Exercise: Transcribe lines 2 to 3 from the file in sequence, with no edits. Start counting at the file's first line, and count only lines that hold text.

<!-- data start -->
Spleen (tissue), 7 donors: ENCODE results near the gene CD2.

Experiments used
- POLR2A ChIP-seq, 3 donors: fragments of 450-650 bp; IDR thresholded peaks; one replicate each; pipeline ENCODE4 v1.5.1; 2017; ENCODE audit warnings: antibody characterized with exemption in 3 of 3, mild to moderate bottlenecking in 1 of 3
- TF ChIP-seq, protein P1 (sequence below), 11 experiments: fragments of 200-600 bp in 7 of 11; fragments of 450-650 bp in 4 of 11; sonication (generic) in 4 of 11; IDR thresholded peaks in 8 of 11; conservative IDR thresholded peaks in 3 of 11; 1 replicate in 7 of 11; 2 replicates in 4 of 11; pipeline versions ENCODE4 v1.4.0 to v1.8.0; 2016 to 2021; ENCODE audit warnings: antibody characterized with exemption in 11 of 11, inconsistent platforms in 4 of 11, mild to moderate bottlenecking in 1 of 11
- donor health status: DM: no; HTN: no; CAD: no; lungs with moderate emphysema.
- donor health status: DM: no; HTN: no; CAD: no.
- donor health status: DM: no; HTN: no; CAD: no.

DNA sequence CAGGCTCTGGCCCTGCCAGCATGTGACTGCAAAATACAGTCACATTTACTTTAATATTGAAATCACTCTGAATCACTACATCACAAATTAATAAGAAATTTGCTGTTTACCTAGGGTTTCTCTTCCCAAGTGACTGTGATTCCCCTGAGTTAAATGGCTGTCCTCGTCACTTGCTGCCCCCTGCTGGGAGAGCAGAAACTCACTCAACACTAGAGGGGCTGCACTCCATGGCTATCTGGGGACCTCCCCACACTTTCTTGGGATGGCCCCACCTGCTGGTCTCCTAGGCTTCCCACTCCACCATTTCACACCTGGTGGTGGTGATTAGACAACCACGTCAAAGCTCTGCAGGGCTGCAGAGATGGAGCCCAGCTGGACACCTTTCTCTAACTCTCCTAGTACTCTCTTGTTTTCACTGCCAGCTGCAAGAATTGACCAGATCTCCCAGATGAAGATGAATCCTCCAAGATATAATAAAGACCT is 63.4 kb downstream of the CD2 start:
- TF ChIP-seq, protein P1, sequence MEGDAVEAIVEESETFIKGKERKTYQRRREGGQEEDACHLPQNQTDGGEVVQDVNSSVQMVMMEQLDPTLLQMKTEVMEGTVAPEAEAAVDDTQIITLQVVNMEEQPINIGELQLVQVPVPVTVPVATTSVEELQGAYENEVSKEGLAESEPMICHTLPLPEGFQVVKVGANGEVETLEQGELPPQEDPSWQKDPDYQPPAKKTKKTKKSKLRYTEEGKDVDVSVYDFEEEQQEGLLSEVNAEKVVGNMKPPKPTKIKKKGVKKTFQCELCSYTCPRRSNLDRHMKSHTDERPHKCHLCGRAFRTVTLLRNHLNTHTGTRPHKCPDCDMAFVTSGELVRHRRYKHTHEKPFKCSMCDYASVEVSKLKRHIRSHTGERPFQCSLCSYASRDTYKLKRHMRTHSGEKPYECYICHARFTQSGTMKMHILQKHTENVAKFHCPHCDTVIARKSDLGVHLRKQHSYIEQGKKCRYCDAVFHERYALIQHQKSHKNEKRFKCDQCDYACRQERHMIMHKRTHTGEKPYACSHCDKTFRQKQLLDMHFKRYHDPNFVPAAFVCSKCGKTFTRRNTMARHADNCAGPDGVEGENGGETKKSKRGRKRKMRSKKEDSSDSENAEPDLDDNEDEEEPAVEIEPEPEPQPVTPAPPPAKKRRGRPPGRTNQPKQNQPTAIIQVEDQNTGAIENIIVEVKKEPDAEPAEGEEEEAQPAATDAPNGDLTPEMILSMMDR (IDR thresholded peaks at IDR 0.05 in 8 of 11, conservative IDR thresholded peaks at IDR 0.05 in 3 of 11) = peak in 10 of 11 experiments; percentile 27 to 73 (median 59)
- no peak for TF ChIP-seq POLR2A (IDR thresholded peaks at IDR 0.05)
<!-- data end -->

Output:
Experiments used
- POLR2A ChIP-seq, 3 donors: fragments of 450-650 bp; IDR thresholded peaks; one replicate each; pipeline ENCODE4 v1.5.1; 2017; ENCODE audit warnings: antibody characterized with exemption in 3 of 3, mild to moderate bottlenecking in 1 of 3